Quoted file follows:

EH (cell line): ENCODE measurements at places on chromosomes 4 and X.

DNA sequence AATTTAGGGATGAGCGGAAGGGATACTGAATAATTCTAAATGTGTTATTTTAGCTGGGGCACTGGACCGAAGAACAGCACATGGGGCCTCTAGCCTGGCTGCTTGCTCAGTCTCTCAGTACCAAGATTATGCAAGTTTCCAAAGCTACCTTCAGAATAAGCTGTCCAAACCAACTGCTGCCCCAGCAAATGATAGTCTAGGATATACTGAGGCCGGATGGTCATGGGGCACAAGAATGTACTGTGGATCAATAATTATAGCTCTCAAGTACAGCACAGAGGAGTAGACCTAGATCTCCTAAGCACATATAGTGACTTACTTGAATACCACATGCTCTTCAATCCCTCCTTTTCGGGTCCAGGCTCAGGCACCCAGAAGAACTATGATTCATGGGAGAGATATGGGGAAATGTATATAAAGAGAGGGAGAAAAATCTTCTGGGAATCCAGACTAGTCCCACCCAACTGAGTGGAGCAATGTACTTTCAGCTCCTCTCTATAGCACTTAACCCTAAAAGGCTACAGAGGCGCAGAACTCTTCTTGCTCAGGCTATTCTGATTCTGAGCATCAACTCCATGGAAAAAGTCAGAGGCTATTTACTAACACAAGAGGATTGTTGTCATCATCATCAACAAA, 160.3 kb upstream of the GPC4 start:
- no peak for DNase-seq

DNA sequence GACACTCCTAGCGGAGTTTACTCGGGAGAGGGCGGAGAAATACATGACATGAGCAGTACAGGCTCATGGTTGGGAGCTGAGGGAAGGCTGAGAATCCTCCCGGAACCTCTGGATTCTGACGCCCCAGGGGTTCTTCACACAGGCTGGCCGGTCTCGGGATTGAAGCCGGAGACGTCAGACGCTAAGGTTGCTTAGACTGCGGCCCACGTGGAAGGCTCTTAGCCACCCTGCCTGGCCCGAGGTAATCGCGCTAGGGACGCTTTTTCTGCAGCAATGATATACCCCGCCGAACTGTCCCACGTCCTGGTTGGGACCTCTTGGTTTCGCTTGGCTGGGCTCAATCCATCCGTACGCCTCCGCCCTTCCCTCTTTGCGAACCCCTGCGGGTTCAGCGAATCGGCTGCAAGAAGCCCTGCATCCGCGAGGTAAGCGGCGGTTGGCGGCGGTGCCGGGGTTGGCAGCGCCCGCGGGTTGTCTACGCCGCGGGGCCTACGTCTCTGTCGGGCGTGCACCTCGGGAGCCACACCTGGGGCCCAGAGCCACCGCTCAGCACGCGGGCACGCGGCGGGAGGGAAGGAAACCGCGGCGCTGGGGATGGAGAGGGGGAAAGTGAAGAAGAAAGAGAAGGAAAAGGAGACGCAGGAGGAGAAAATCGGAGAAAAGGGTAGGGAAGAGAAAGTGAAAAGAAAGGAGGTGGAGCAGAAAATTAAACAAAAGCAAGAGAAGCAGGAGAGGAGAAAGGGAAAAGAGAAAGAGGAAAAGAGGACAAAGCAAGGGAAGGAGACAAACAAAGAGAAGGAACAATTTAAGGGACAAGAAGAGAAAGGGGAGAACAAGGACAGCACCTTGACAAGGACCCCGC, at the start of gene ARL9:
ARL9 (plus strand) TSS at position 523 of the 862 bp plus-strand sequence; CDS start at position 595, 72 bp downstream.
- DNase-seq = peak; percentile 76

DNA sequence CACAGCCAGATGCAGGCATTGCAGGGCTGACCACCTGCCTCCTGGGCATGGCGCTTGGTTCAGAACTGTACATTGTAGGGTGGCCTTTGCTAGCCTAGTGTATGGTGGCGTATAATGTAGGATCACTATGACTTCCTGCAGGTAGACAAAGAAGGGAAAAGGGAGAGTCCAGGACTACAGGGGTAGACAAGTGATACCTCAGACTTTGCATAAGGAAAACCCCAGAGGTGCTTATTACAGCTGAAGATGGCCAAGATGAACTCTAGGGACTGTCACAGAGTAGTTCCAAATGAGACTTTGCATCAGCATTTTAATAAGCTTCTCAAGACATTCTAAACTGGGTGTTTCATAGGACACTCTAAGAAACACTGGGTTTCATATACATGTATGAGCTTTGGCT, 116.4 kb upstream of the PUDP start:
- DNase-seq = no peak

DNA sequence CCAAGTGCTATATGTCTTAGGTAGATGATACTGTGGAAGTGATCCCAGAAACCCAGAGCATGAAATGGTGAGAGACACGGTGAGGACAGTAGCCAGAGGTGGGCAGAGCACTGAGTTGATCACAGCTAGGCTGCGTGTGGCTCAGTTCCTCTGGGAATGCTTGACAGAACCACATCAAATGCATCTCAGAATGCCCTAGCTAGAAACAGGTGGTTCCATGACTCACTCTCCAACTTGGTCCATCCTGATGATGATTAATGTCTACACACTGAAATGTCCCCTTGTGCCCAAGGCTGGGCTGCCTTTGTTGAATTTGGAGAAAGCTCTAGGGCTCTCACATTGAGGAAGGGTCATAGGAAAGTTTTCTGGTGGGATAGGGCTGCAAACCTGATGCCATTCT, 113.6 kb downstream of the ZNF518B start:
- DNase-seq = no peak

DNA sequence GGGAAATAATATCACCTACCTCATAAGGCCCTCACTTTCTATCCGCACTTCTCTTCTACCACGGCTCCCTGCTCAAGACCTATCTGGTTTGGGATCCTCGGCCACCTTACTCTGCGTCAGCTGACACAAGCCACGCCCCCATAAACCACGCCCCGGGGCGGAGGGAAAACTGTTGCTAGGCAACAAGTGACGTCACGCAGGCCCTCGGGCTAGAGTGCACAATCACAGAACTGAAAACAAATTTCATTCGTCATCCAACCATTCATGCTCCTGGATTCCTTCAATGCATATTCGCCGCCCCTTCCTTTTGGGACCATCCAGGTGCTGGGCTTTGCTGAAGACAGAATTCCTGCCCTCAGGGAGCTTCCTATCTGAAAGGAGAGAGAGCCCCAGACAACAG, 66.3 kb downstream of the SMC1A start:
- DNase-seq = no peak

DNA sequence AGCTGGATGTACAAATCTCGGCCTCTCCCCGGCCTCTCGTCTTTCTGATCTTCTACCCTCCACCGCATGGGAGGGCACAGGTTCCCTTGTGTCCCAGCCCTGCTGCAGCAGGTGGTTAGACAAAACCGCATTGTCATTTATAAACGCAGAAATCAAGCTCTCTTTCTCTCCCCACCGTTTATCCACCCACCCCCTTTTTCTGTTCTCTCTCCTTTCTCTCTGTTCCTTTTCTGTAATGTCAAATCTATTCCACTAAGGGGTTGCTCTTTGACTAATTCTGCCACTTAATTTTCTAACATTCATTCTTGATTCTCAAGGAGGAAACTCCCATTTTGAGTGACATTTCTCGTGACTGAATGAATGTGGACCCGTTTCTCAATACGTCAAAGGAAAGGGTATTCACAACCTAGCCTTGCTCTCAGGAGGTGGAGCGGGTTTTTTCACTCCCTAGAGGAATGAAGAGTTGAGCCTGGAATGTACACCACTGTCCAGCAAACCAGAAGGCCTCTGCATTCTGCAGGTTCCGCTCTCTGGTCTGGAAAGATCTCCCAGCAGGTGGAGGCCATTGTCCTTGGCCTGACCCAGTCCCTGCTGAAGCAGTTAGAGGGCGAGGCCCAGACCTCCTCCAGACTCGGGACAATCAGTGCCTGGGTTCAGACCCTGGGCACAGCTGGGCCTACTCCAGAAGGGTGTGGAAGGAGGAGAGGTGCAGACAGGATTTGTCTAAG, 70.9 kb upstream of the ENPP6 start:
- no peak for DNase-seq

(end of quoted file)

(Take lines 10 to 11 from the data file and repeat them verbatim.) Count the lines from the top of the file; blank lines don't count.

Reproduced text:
- DNase-seq = no peak

DNA sequence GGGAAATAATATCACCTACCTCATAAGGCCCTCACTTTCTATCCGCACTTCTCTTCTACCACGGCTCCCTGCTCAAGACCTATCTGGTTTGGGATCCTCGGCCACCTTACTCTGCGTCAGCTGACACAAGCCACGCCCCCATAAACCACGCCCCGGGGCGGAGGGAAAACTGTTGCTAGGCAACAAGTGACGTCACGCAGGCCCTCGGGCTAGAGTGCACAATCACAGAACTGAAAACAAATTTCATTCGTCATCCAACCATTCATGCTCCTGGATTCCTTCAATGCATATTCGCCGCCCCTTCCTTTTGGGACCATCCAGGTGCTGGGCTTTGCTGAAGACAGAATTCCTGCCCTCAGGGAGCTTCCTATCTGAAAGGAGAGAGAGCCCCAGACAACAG, 66.3 kb downstream of the SMC1A start: